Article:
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From: TerryMoselat signaol.com
Date: 16 February 2007 13:46:16 GMT
Subject: V. Bright Mira, ISS, Lecture, COSMOS

Hi all,
 1. Mira, or Omicron Ceti, the prototype long period variable, is
reaching a very bright maximum and may still be brightening. It is now
brighter than at any time since Feb/Mar 1997 when it peaked at mag 2.7.Ę
 Martin McKenna from Maghera was first local personĘto notice it,
confirmed by John McConnell from Maghaberry. The latest estimates place
it at around magnitude 2.2, almost as bright as Polaris (but allow for
extinction due to the lowish altitude), and almost as bright as it has
ever been! It lies at RA 02h 19.3m; Dec 02 Deg 59' S.     A chart with
suitable comparison stars can be found at:- Link. 
 Mira can be found just after the start of
astronomical twilight at around 19.30 GMT some 40 degrees from Venus in
a north easterly direction from that planet i.e. higher in the sky than
Venus and with a more southerly azimuth.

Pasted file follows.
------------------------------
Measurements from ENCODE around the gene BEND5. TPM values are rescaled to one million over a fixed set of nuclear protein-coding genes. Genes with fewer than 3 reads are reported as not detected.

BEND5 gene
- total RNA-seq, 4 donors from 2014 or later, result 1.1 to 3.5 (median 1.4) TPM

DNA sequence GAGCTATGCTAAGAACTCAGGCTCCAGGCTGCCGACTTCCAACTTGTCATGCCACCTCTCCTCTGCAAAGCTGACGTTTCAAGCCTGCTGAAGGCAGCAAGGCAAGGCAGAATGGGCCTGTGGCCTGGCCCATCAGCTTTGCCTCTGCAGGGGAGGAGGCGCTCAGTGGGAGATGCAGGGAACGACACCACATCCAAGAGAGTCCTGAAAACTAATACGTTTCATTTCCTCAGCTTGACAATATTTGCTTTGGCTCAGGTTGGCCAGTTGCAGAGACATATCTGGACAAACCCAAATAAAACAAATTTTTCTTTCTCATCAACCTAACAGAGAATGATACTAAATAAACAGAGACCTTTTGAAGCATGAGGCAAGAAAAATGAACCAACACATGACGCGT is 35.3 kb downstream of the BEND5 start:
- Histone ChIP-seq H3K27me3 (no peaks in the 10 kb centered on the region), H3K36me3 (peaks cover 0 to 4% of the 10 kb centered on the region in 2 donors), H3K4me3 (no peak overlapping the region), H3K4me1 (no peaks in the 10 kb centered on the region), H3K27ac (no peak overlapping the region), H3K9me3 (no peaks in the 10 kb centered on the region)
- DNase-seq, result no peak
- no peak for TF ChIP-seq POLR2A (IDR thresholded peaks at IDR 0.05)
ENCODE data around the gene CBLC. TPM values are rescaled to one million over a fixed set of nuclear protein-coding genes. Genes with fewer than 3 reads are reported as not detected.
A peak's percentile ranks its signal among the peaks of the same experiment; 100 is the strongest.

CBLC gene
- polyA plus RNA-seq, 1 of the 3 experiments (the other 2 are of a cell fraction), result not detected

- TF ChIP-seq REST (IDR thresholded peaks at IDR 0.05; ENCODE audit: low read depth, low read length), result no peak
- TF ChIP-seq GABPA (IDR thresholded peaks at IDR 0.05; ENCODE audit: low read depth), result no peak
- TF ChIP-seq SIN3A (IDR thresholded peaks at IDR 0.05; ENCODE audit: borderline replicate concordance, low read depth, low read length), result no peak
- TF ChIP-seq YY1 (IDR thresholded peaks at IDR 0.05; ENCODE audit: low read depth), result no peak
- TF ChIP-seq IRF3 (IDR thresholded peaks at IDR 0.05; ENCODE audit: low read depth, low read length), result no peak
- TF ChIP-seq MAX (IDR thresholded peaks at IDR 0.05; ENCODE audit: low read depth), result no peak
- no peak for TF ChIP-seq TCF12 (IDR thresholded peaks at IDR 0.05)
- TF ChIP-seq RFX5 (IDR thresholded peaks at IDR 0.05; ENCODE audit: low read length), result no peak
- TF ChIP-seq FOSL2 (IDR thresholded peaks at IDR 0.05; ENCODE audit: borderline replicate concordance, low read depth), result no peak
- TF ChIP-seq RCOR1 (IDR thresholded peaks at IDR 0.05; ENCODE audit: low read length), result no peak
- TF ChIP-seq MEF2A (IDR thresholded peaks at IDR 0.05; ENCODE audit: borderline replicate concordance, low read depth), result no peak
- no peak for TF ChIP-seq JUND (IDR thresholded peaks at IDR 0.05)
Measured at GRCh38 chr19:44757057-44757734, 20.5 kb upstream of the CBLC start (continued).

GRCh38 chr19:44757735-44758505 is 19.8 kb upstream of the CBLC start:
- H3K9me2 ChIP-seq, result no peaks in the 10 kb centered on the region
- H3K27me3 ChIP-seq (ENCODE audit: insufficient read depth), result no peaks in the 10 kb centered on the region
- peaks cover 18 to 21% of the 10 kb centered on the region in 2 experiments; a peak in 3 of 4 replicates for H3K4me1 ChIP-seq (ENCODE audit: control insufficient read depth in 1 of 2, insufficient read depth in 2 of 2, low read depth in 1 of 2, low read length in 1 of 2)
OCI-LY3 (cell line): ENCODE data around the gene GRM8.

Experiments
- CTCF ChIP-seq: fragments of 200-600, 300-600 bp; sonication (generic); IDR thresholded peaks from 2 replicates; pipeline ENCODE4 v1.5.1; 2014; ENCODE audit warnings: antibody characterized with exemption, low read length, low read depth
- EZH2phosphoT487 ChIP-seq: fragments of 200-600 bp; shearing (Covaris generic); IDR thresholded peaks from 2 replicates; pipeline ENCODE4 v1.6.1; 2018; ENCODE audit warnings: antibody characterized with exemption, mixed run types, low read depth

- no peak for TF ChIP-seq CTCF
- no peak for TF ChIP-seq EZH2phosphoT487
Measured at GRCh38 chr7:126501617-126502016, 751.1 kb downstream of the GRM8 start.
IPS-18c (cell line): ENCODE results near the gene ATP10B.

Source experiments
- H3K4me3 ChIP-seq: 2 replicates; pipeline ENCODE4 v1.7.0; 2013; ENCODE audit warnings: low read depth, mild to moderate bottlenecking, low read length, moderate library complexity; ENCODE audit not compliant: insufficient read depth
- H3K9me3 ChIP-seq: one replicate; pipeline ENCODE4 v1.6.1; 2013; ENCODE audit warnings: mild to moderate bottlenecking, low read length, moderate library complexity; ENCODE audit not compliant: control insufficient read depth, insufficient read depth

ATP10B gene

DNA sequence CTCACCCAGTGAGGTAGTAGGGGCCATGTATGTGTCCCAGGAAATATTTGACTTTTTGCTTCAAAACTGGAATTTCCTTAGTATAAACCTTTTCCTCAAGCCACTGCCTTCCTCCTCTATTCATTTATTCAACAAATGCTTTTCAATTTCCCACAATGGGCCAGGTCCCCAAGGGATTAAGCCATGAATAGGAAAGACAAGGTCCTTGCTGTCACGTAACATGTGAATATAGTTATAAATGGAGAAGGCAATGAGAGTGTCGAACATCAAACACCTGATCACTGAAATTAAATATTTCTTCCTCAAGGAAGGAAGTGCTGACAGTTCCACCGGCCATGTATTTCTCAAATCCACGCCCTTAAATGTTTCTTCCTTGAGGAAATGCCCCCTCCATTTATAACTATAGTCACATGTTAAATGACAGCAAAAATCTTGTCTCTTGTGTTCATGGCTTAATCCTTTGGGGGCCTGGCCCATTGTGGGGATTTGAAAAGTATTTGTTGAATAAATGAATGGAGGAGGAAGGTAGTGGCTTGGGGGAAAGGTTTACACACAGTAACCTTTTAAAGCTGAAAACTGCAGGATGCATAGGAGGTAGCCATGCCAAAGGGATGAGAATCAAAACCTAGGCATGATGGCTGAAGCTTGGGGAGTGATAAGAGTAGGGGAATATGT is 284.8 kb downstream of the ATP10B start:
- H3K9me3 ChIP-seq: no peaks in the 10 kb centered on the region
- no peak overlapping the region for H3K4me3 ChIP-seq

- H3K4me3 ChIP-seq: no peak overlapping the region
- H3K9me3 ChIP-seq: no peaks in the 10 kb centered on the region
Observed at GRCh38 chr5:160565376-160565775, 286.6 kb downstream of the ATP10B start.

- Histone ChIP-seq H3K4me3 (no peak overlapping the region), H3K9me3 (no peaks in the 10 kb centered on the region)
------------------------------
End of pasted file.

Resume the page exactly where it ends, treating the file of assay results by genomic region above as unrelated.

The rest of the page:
2. The ISS has just started another series of evening passes over
Ireland. For details for your location, and lots of other free night sky
information, see www.heavens-above.com

2. The next IAA public lecture will be on Wednesday 21st February, by
Prof Tom Millar, Dean of the Faculty of Engineering & Physical Sciences,
and Professor of Astrophysics, at QUB. Prof Millar's topic will be
"Molecules in Space - the origin of life?"    It will be held in Lecture
Theatre 5, Stranmillis College, Stranmillis Road, Belfast, at 7.30 p.m.
Admission is fee, including light refreshments, and all are welcome.

4. COSMOS 2007. The Tullamore Astronomy Society will once again be
hosting their annual "COSMOS" star party, at Annaharvey, Tullamore, Co
Offaly, on the W/E of 9-11 March. Details at www.tullamoreastronomy.com

Clear skies,

Terry Moseley


Last Revised: 2007 February 16th
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